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People v. Spicuzza


MARCH 16, 1973.




APPEAL from the Circuit Court of St. Clair County; the Hon. ALVIN H. MAEYS, Judge, presiding.


On December 14, 1970, defendant was indicted for the offense of theft of over $150.00. On December 18, 1970, defendant plead not guilty in the Circuit Court of St. Clair County. The case was called for trial on March 22, 1971, but defendant failed to appear. A bench warrant was issued for his arrest and he was finally taken into custody on June 11, 1971. On July 26, 1971, defendant was indicted for another offense of theft over $150.00. On July 19, 1971, seven days before this second indictment, a hearing was had on a motion to withdraw filed by defendant's counsel. Defendant informed the Court that he had discharged his counsel and talked to another attorney. The defendant did not move for a continuance at this hearing. On its own motion, the court then said that it was appointing the Public Defender to represent him temporarily and told defendant to get in touch with his retained counsel and tell him to be ready for trial in September.

• 1-3 Both cases were set for trial on October 4, 1971; on that date defendant moved, pursuant to Section 114-5, Code of Criminal Procedure, for substitution of judges. The motion was granted on the same day. On October 6, 1971, defendant made a motion for discovery containing ten requests. It does not appear from the record what disposition, if any, the court made with this motion. On October 12, 1971, defendant made a motion to dismiss both indictments on the ground that he had not been brought to trial within 120 days of his incarceration and was thus entitled to dismissal pursuant to Ch. 38, Section 103-5. The motion was granted, and the sole issue on this appeal is whether the court erred in granting the motion.

Ch. 38, Section 103-5(a) provides:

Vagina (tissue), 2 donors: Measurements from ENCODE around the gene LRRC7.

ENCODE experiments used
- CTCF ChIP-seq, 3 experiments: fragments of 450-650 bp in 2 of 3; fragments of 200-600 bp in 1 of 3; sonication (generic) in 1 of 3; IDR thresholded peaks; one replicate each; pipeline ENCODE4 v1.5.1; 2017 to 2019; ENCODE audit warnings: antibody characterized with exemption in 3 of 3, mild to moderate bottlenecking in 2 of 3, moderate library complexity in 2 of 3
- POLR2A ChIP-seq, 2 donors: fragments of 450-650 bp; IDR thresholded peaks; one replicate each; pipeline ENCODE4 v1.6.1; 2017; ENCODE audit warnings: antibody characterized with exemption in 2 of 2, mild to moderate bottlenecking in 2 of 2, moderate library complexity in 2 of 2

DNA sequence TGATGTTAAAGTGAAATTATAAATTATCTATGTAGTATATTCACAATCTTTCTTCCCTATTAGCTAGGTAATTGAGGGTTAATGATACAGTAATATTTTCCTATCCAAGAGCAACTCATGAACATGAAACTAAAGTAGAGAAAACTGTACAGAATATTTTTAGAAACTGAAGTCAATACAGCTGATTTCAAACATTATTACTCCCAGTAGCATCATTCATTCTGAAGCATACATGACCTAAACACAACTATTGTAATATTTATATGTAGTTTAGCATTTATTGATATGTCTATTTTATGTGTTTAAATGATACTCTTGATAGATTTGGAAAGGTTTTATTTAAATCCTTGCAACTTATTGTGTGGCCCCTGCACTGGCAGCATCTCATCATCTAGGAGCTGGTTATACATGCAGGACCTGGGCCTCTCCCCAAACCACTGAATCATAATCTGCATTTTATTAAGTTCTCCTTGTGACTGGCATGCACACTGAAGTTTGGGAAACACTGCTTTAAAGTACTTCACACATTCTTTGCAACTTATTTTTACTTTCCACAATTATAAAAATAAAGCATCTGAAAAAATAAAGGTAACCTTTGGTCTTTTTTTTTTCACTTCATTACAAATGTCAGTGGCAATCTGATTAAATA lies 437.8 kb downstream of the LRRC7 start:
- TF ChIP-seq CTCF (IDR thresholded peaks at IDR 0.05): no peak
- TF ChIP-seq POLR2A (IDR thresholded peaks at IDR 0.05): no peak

"Every person in custody in this State for an alleged offense shall be tried by the court having jurisdiction within 120 days from the date he was taken into custody unless delay is occasioned by the defendant, * * *."

The State claims that the motion for substitution of judges and the motion for discovery constitute delays caused by defendant and therefore the court below erred in dismissing the indictments. It is true that in the cases cited by the State, delays caused by a defendant's motion for discovery or a bill of particulars were chargeable to the defendant. However, in those cases actual delay occurred because of the motions. In this case, however, the record is silent as to the court's disposition of the motion for discovery, and we cannot presume delay from a silent record. For all we know, the court might have summarily dismissed defendant's motion thereby causing no delay. Where as some cases have held that the mere filing of a motion tolls the statute, we think the better rule is that actual delay must occur before the statute is tolled, especially in light of the language of Section 103-5(a) that delay must be occasioned by defendant. (See also People v. Hill (1971), 3 Ill. App.3d 286, 278 N.E.2d 441.) As the motion for substitution of judges was granted on the same day presented, and no change of venue was required by the substitution, no delay chargeable to the defendant is shown to have arisen from the substitution under these circumstances. People v. Hatchett (5th District, 1967), 82 Ill. App.2d 40, 226 N.E.2d 97, 101.

• 4 Delay of the trial date to allow defendant more time in which to confer with his new counsel was at the behest of the court itself and not attributable to defendant. People v. Wyatt (1962), 24 Ill.2d 151, 180 N.E.2d 478, 479; People v. Hatchett, supra.

In ruling on the motion to dismiss the indictment, the trial court did not find any delay attributable to the defendant. The findings of that court are supported by the record and the judgment is consistent with the applicable rules of law; we therefore affirm the judgment.

Judgment affirmed.


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